ORLANDO, Fla. – The Harvest Moon has been shining bright between thick clouds the last few nights, but it doesn’t happen in the same month every year.
This moon usually happens in September, but unlike most, it’s not dedicated to the month of September. Sometimes it happens in October.
Why? It has everything to do with when the autumnal equinox occurs. This particular moon occurs closest to fall. It’s when the lunar cycle and the Gregorian calendar line up.
Wait, there’s more.
Typically, the moon will rise later and later each night by almost an hour based on its orbit and the Earth’s orbit around the sun and its rotation.
The moon takes 27 days to complete a full circle, resulting in a 12-13 degree shift to the east daily. As a result of this shift, the Earth has to rotate a bit longer each day to bring the moon into view.
During the Harvest Moon, the moon rises at sunset for a few days, making it seem like there’s a full moon rising for more than one night. This is due to the shallow angle along our horizon this time of year.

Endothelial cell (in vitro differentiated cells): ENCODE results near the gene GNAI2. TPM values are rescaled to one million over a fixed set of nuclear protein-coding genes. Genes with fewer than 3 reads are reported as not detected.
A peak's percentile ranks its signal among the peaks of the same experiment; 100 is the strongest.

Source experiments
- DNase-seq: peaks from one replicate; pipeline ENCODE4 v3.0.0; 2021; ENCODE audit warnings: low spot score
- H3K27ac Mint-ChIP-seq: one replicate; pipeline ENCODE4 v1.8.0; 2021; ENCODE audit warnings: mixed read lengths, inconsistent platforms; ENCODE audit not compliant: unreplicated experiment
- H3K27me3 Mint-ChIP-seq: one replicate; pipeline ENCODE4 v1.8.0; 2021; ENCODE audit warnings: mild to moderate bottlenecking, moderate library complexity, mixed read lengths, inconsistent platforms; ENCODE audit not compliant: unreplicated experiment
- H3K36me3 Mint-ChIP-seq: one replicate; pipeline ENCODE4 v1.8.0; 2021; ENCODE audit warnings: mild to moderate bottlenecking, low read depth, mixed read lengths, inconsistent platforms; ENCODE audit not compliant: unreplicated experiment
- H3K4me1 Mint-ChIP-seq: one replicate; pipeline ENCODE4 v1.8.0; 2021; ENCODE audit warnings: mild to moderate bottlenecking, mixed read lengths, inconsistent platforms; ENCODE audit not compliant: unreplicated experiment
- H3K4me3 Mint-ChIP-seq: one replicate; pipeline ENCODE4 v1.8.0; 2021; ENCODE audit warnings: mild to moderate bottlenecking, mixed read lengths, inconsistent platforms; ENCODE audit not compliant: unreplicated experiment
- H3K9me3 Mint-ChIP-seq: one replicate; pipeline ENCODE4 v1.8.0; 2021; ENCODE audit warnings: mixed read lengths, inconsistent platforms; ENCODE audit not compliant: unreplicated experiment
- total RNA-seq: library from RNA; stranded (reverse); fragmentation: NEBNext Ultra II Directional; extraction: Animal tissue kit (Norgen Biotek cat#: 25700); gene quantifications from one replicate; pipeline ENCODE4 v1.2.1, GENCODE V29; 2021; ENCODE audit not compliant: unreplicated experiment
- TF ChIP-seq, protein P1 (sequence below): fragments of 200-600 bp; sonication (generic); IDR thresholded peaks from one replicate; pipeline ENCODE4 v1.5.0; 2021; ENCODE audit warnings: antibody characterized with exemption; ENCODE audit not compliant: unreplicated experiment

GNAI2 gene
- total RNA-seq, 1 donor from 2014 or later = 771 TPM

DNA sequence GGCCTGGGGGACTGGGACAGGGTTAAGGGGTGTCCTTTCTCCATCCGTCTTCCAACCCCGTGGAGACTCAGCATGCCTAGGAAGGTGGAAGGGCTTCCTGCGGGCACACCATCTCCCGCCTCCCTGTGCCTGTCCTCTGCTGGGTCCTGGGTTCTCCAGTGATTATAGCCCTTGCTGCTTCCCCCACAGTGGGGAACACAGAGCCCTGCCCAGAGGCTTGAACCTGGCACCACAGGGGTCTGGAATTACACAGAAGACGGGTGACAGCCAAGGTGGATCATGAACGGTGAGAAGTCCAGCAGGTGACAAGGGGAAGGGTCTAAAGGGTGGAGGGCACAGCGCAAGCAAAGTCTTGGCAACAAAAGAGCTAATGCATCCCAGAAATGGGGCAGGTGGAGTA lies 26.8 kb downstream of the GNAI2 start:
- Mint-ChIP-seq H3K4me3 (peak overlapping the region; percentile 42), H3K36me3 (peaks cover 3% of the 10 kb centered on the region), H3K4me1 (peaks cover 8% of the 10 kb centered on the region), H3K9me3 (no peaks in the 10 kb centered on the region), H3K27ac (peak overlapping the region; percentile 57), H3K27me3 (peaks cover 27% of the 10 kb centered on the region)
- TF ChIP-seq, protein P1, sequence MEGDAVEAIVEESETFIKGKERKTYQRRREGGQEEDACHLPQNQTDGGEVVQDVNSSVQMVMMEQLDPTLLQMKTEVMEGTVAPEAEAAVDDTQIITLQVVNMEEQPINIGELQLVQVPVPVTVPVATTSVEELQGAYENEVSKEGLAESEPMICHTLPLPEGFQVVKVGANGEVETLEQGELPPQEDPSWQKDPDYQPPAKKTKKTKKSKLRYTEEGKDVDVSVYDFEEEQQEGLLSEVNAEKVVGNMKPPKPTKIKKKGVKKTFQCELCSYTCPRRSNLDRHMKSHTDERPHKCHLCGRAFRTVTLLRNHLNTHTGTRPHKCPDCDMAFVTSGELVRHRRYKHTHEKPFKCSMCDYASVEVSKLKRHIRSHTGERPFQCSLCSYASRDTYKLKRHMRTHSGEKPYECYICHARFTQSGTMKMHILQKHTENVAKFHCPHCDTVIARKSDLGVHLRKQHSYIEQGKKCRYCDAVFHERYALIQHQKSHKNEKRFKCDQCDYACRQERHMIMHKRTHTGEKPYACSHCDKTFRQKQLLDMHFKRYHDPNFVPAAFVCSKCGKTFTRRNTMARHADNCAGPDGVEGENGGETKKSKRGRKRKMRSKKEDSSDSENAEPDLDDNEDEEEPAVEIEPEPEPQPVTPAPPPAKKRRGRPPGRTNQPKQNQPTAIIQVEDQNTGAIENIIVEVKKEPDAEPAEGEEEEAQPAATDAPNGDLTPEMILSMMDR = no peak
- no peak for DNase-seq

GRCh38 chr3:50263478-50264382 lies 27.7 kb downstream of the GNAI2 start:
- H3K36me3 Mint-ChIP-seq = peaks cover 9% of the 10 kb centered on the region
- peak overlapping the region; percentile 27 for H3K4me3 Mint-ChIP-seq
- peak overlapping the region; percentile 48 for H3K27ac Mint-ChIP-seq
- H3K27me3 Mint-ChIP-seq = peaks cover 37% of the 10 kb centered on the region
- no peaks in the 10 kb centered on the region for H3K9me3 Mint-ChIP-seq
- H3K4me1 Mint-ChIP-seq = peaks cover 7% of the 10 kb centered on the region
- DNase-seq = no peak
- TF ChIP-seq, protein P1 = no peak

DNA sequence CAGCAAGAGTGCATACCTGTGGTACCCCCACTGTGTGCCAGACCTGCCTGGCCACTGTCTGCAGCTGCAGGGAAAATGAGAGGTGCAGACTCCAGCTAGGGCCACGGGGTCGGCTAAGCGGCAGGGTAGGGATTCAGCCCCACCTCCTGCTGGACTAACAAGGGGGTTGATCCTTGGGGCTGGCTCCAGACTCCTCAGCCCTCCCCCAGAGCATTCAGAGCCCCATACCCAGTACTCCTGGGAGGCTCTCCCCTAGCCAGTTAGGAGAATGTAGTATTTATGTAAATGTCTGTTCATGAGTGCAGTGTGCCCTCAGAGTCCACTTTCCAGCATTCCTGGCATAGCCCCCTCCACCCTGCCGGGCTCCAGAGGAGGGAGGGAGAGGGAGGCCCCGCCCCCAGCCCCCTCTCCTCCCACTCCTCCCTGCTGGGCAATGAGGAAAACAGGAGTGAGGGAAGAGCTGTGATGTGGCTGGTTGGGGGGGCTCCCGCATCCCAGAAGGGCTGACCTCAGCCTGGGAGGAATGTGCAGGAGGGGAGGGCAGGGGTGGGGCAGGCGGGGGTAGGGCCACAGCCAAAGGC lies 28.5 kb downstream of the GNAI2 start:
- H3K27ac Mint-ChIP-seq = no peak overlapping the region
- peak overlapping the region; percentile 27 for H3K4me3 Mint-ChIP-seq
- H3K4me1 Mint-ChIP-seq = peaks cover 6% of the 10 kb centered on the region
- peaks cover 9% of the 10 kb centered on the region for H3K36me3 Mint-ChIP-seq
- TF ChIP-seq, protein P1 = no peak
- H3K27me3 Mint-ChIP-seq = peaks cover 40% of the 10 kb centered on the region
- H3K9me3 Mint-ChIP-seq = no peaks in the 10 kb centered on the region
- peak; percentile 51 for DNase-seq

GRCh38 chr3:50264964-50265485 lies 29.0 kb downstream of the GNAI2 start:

For the last three days, the average moon rise time is about 20-30 minutes later, instead of almost an hour. Depending on location, this time can be even less. For example, Europe would only see a 20-minute delay in the moon rise time, compared to the 25-minute delay the United States experiences. After the three day period, the normal hour-long delay returns.
Why is it called the Harvest Moon?
Think back to when farmers relied on the sun for light to work. This moon provided a lot more light during the few nights it seems to rise around the same time. This was a big help to farmers harvesting the crops grown all summer long. It gave them extra time to work in the fields. If the autumnal equinox falls in October, this is no longer the Harvest Moon, but takes the name of Hunter’s Moon.